The US aerospace industry sales will grow 2.6% next year driven by a double-digit jump in civil aircraft revenues, according to a forecast released today by the Aerospace Industries Association (AIA).
As Boeing ramps up production on commercial airliners, civil aircraft sales will increase by nearly $7 billion to $67.5 billion in 2013 and offset slight decreases in other sectors of the aerospace industry.
The AIA's projections do not include the impact of a failure by US politicians to compromise on a package of proposed tax increases and spending cuts, which would trigger an automatic federal spending cut of $1.2 trillion in Fiscal 2013.
"Whether a solution is found or not we'll have to ask what kind of message did sequestration telegraph to the world," says Marion Blakey, president of the Aerospace Industries Association (AIA).
The AIA forecast attributes the civil aircraft almost entirely to production rate increases on the Boeing 737, 777 and 787 next year.
The higher output levels will help boost the aerospace industry's trade balance to an all-time high surplus at $63.5 billion.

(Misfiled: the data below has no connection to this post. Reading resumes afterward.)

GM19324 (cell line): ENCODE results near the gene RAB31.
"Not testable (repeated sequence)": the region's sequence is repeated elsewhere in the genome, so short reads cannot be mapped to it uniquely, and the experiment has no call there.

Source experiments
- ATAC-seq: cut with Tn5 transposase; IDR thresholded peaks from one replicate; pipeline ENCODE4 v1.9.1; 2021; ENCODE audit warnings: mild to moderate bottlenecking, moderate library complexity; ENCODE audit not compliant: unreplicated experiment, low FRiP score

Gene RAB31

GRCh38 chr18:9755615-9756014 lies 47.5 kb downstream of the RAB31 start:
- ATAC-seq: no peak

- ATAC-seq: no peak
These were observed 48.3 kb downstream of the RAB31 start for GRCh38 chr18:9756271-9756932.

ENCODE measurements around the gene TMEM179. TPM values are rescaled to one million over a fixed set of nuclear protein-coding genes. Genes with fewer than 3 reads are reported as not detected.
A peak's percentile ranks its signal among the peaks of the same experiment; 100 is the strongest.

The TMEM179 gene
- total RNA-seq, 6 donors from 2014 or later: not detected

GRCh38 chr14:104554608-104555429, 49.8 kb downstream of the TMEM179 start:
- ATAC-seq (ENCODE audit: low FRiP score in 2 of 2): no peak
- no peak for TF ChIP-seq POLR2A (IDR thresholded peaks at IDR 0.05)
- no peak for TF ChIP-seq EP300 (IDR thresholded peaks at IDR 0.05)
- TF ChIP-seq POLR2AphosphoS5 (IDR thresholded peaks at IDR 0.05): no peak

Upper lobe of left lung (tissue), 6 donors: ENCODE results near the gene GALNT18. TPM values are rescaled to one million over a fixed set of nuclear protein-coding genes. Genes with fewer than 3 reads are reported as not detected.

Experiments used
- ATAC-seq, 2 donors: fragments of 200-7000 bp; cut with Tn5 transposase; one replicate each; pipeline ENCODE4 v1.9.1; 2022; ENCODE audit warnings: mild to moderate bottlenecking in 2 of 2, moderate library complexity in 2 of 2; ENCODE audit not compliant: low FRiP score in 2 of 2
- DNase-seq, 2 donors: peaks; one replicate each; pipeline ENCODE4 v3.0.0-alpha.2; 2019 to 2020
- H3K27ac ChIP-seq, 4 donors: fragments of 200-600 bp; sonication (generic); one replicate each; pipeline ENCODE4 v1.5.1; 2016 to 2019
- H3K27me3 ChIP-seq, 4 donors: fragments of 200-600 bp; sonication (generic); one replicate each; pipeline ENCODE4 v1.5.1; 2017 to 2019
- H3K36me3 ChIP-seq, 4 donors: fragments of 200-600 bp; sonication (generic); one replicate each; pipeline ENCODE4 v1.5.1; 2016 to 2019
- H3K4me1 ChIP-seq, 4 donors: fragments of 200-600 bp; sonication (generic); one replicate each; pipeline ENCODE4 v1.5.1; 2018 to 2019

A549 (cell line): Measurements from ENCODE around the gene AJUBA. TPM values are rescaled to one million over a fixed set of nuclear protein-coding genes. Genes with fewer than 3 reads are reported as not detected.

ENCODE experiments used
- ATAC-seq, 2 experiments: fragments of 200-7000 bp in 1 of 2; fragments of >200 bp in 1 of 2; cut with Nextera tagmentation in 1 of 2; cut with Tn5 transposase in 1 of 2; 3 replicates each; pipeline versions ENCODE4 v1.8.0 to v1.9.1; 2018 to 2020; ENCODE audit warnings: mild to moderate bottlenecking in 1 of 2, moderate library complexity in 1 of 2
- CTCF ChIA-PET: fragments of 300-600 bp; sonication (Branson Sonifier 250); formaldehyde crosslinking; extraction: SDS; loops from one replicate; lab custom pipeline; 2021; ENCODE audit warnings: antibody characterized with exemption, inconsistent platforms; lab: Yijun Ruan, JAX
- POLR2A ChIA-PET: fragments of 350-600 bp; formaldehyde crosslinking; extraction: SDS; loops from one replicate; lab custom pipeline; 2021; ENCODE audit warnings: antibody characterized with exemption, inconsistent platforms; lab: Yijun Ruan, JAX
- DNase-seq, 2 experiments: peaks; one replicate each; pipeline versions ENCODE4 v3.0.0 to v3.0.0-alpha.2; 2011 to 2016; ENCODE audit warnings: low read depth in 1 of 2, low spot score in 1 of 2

"It's an industry that remains healthy despite obstacles," Blakey says.
The AIA also released a year-end projection for 2012 that showed a 3.4% growth for the overall aerospace industry, including a $7.5 billion jump in civil aircraft sales.
The results continue a long-term growth trend in civil aircraft sales since 2008, when annual revenues for the industry were nearly $20 billion lower.
Meanwhile, transport aircraft deliveries have increased from 375 in 2008 to a projection total of 593 in 2012, along with an increase of value from $28.3 billion to $46.6 billion.
Total aerospace industry profits over that five-year span have increased from $14.6 billion to $20.1 billion.